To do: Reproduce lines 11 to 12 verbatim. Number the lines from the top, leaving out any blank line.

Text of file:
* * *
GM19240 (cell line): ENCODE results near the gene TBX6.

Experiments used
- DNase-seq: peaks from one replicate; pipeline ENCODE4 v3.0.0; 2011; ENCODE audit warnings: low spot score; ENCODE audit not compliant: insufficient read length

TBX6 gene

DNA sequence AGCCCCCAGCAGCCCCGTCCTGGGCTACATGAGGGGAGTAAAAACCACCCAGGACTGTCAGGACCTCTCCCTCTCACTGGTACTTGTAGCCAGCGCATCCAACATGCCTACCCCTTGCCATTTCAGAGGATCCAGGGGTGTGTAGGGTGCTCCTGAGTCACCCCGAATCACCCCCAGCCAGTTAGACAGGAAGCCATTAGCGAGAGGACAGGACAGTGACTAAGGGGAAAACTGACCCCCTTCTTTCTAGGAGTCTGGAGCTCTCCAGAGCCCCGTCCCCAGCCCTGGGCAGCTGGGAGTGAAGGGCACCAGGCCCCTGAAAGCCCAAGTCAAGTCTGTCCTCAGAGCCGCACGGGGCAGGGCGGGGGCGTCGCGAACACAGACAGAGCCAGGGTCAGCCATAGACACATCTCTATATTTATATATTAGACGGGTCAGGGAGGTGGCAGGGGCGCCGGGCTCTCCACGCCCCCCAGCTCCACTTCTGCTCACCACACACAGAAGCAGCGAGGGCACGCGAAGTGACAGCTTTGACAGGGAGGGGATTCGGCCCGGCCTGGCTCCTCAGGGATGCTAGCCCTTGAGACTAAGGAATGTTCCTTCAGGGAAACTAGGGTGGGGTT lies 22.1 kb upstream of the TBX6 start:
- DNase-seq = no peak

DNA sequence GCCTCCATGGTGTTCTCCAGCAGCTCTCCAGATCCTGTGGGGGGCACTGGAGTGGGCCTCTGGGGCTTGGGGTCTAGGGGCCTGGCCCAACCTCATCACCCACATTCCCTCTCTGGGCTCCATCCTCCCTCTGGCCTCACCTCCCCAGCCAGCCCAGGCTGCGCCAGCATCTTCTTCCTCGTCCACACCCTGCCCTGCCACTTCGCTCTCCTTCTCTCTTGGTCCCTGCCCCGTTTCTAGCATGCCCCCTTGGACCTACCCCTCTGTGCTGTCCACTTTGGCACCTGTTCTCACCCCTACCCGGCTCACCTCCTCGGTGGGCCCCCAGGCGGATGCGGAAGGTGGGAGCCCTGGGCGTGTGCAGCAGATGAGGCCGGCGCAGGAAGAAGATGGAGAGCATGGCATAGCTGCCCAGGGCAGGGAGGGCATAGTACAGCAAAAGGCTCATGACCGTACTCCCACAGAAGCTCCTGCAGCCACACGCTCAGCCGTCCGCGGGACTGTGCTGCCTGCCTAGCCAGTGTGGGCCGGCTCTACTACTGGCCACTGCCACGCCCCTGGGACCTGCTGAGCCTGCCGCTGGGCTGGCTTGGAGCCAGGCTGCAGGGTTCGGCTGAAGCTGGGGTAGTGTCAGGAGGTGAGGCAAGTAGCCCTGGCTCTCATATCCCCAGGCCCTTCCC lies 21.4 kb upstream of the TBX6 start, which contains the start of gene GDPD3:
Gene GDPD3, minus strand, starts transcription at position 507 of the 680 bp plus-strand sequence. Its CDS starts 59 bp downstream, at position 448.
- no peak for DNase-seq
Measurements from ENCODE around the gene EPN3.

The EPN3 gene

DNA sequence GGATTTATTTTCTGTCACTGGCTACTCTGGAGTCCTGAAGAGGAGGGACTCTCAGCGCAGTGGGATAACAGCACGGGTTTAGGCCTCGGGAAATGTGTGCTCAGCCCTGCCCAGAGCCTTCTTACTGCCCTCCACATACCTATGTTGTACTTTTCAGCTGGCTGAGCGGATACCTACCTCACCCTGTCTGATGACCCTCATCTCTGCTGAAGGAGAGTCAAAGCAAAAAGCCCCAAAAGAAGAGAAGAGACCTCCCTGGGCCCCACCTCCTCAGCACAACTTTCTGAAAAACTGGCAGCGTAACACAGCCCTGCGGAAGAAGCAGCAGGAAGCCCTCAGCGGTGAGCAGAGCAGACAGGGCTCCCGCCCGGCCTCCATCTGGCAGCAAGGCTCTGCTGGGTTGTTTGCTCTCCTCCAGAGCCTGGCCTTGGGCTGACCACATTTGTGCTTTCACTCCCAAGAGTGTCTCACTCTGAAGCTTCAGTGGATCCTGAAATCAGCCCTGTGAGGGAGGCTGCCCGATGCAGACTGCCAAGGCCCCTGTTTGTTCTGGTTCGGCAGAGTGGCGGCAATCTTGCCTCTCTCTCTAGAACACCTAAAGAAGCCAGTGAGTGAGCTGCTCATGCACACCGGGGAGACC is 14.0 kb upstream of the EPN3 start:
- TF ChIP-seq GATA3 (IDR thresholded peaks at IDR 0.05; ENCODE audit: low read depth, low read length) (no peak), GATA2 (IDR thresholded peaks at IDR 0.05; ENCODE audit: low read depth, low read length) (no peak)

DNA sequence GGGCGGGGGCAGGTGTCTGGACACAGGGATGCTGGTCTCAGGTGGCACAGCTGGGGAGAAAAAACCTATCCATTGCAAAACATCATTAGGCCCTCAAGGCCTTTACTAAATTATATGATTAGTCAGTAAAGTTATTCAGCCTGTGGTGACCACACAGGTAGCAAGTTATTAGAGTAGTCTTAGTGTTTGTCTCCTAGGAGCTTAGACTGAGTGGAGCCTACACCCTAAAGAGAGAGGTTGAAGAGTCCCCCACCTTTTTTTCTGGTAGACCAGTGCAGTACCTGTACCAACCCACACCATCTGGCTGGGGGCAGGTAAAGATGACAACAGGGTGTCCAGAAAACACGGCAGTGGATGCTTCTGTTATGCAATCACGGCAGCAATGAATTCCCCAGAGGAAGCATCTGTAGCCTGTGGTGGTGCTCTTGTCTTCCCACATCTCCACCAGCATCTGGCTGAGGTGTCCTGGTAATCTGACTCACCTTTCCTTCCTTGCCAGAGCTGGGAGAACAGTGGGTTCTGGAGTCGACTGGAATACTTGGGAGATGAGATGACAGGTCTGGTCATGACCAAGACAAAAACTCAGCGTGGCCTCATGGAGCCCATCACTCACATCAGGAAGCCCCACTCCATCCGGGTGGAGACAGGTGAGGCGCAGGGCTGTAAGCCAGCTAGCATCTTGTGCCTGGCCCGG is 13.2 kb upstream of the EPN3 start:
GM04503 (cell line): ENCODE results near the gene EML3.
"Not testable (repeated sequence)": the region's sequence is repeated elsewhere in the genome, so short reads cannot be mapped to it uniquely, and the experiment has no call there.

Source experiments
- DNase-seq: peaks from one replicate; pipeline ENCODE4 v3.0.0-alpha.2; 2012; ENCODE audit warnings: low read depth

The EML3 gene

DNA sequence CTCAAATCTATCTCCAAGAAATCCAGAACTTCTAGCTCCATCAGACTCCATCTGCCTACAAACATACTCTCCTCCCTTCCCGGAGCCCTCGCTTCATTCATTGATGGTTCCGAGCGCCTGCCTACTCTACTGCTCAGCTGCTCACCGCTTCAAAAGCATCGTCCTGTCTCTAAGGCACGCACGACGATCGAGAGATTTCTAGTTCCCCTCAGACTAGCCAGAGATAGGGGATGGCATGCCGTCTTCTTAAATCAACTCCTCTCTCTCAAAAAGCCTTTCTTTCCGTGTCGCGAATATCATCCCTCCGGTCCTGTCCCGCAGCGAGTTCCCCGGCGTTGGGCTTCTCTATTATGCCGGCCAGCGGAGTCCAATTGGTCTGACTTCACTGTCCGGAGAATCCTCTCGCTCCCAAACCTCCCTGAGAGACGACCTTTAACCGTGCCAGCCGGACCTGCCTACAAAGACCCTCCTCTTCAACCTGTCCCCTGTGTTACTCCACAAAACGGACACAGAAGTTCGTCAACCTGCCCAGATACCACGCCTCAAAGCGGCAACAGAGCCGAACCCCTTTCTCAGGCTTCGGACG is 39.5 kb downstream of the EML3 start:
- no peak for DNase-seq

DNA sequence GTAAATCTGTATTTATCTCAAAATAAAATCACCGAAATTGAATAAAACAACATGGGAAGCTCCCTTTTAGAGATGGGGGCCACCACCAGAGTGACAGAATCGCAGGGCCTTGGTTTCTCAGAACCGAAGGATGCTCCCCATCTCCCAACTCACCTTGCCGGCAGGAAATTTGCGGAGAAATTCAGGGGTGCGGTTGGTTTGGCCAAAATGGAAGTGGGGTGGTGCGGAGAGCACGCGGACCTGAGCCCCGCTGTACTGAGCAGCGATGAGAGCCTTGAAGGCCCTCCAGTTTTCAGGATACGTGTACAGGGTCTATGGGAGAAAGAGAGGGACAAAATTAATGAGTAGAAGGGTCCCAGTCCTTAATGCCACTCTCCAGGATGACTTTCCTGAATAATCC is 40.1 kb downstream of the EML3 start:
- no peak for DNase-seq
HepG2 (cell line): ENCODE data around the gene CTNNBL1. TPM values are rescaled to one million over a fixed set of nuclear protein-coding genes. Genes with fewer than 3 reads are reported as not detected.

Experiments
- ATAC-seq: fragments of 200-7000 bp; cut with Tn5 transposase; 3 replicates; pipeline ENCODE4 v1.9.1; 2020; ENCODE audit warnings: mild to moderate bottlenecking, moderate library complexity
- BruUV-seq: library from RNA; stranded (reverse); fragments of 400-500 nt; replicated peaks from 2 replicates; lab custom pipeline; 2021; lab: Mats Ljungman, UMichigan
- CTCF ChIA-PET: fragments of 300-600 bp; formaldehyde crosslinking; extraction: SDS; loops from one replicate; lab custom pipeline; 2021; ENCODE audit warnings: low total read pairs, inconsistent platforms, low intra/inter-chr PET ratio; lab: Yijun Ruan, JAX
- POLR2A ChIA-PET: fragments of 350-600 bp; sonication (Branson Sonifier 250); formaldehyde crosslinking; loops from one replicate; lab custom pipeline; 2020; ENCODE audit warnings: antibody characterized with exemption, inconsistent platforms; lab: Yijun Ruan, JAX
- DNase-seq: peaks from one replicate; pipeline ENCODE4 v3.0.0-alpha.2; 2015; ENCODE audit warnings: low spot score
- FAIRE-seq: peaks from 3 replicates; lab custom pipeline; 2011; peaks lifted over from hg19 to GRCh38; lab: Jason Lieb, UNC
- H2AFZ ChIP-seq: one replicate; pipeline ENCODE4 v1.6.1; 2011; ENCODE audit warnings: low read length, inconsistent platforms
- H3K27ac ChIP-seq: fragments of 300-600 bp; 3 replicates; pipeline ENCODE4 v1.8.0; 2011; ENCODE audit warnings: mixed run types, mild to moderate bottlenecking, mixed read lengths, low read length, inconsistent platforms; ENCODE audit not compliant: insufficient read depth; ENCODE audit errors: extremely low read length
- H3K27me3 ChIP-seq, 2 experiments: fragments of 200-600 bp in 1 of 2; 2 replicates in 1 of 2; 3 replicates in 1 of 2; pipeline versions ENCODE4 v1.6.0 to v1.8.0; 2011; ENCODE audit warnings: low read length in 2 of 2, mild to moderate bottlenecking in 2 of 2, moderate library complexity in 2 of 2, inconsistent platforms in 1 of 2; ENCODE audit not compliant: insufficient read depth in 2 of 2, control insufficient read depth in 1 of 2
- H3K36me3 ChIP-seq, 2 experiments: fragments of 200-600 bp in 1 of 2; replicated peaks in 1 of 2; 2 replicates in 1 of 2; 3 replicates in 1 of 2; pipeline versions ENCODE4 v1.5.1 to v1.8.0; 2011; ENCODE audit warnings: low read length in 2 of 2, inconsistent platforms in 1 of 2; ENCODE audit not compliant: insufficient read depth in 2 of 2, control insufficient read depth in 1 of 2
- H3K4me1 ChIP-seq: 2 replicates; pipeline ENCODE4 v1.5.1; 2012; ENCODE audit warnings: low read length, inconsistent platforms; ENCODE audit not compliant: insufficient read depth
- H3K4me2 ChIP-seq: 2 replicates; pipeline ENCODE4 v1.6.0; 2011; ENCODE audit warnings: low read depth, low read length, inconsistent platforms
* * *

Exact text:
The EPN3 gene

DNA sequence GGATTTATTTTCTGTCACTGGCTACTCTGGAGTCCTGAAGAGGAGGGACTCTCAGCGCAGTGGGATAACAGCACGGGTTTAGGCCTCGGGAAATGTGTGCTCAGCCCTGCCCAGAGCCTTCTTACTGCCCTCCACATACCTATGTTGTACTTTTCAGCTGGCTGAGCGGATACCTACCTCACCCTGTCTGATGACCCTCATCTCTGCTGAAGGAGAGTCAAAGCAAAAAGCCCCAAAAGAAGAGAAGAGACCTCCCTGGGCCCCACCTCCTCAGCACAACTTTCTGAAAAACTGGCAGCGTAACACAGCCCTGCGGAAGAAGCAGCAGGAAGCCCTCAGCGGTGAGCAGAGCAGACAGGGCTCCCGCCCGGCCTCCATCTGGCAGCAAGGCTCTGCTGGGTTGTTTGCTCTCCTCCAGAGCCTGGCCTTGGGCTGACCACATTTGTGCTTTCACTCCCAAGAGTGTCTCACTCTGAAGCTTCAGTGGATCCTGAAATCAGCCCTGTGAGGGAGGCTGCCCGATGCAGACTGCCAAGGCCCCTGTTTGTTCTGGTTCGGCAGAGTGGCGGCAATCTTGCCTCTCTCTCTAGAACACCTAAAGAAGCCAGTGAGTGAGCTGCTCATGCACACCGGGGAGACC is 14.0 kb upstream of the EPN3 start: